Instead, Brainiac is part of the story sent by a missing Luthor. It’s a series of jokes as Lobo changes realities creating different versions of himself in a series of one-page jokes. They’re not even long enough to nail down the joke with barely a setup. It also adds little to the story and feels more of an exit that’s created because there were pages to fill and unsure of a way to wrap up the issue for Dark Nights: Death Metal #5. What the team does evoke is classic Lobo stories and the kinetic, almost Mad Magazine-like rapid-fire jokes.

Dark Nights: Death Metal Infinite Hour Exxxtreme! is just an ok tie-in. Yes, it probably tells something important that won’t be covered in the main series but it also doesn’t feature enough to stand out. It feels like something that probably could have been told in a few pages stretched out to over 30. Most of it is filler with the meat of the story featuring little explanation and a resolution that takes place in a few panels. It’s about as filler as filler gets.

Story: Frank Tieri, Becky Cloonan, Sam Humphries Art: Tyler Kirkham, Rags Morales, Denys Cowan
Ink: Bill Sienkiewicz Color: Arif Prianto, Andrew Dalhouse, Chris Sotomayor Letterer: Dave Sharpe, Rob Leigh
Story: 5.0 Art: 7.5 Overall: 5.0 Recommendation: Pass

DC Comics provided Graphic Policy with a FREE copy for review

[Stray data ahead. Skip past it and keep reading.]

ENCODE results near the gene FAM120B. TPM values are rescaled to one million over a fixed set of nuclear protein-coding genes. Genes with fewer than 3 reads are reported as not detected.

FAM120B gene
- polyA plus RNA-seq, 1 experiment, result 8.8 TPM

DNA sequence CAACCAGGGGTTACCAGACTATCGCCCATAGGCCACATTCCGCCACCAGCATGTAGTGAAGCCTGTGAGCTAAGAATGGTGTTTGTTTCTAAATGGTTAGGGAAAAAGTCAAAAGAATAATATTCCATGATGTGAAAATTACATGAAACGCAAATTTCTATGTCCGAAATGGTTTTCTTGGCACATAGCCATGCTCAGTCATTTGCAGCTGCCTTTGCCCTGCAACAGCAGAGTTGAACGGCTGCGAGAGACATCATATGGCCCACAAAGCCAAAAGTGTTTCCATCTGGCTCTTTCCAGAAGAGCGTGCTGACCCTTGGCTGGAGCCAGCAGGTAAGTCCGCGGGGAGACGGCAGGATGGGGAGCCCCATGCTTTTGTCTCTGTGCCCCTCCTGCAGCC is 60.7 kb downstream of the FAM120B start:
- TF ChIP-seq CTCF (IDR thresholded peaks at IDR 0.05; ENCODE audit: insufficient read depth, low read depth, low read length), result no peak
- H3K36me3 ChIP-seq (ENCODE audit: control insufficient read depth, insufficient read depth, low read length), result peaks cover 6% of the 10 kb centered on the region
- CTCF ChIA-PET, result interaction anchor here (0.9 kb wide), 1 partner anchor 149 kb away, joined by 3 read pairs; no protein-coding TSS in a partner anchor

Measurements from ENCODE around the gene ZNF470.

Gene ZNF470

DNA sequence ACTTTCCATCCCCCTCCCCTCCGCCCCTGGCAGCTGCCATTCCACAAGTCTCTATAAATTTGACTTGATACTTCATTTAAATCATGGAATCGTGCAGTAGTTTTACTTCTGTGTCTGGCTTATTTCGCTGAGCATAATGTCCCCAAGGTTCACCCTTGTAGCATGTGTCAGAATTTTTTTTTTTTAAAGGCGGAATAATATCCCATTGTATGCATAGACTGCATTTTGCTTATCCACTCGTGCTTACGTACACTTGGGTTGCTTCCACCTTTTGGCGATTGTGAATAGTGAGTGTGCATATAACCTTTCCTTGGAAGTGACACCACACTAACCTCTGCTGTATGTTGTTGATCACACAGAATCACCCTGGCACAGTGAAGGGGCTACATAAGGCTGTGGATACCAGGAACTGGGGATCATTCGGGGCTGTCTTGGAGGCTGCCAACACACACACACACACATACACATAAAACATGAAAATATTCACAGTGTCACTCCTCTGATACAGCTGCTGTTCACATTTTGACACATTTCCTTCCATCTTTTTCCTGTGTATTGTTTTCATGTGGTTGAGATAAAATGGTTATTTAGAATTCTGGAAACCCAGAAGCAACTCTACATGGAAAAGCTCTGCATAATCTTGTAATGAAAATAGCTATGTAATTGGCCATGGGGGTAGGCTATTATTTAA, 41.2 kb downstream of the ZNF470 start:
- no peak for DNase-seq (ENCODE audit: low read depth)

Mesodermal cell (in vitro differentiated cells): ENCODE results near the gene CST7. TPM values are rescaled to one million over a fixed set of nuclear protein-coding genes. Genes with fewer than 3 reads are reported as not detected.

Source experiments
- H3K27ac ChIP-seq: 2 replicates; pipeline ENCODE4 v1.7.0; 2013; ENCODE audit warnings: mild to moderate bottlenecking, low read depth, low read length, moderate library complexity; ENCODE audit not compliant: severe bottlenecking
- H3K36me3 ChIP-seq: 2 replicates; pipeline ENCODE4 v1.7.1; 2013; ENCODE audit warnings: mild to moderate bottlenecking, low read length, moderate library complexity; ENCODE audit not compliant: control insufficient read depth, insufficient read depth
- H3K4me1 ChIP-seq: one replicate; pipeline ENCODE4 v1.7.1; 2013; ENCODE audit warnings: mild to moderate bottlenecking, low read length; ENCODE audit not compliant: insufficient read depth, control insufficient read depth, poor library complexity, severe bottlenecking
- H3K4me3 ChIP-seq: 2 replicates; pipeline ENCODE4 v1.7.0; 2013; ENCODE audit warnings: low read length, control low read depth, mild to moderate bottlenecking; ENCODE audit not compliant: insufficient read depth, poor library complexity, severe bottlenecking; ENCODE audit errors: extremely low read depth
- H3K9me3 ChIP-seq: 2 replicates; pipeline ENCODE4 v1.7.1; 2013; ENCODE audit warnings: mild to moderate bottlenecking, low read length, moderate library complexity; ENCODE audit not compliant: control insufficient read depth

Purchase: comiXologyAmazonKindleZeus Comics

Preview: Dark Nights: Death Metal Infinite Hour Exxxtreme #1

Dark Nights: Death Metal Infinite Hour Exxxtreme #1

Written by: Sam Humphries, Becky Cloonan, Frank Tieri
Art by: Denys Cowan, Tyler Kirkham, Rags Morales

Pull up a chair, ya bastiches-it’s time for Uncle Lobo’s Infinite Hour! It’s your chance to let the Main Man Lobo-tomize you with familiar yet freaky stories of the DC Universe, exactly as he remembers them: with blood and guts and exxxtreme gratuitous violence! Tell yer comics guy to put you down for alllll the copies!

Dark Nights: Death Metal Infinite Hour Exxxtreme #1

Michael B. Jordan Joins Static Shock as Producer

Static #1

DC announced during their FanDome event that Static Shock was getting the movie treatment. The Hollywood Reporter has the scoop that Michael B. Jordan and Outlier Society will produce the film.

Jordin joins Reginald Hudlin on the project. Outlier Society is Jordan’s Warner-based banner.

In a statement, Jordan said:

I’m proud to be a part of building a new universe centered around black superheroes; our community deserves that. Outlier Society is committed to bringing to life diverse comic book content across all platforms and we are excited to partner with Reggie and Warner Bros on this initial step.